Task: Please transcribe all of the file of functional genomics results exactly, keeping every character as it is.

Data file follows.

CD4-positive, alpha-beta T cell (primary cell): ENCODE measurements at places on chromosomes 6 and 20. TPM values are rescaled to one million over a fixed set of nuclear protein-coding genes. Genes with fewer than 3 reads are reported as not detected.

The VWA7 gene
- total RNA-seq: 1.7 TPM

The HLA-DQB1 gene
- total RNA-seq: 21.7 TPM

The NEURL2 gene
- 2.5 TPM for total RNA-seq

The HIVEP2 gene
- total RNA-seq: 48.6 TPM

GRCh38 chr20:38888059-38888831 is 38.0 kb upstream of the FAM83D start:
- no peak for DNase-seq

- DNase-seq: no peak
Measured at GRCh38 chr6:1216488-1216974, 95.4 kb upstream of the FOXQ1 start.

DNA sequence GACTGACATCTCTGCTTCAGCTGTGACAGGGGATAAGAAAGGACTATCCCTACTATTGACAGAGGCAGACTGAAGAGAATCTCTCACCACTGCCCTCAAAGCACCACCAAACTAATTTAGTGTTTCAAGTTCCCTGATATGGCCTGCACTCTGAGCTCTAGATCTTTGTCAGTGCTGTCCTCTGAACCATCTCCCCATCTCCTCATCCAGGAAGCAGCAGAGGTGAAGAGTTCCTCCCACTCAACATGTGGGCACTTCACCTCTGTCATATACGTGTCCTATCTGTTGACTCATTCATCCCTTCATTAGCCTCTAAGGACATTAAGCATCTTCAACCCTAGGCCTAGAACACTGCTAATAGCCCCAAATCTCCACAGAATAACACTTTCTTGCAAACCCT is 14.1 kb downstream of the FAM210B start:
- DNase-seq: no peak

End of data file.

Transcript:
CD4-positive, alpha-beta T cell (primary cell): ENCODE measurements at places on chromosomes 6 and 20. TPM values are rescaled to one million over a fixed set of nuclear protein-coding genes. Genes with fewer than 3 reads are reported as not detected.

The VWA7 gene
- total RNA-seq: 1.7 TPM

The HLA-DQB1 gene
- total RNA-seq: 21.7 TPM

The NEURL2 gene
- 2.5 TPM for total RNA-seq

The HIVEP2 gene
- total RNA-seq: 48.6 TPM

GRCh38 chr20:38888059-38888831 is 38.0 kb upstream of the FAM83D start:
- no peak for DNase-seq

- DNase-seq: no peak
Measured at GRCh38 chr6:1216488-1216974, 95.4 kb upstream of the FOXQ1 start.

DNA sequence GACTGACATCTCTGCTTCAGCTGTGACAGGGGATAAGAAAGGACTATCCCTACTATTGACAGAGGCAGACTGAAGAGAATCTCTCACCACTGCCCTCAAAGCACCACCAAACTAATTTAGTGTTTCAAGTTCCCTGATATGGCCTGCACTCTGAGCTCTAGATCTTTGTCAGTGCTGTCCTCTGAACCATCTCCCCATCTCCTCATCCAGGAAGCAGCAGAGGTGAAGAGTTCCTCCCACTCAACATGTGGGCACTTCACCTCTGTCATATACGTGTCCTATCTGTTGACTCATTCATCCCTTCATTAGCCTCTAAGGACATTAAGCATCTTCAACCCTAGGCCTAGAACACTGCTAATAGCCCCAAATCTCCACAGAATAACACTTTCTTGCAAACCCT is 14.1 kb downstream of the FAM210B start:
- DNase-seq: no peak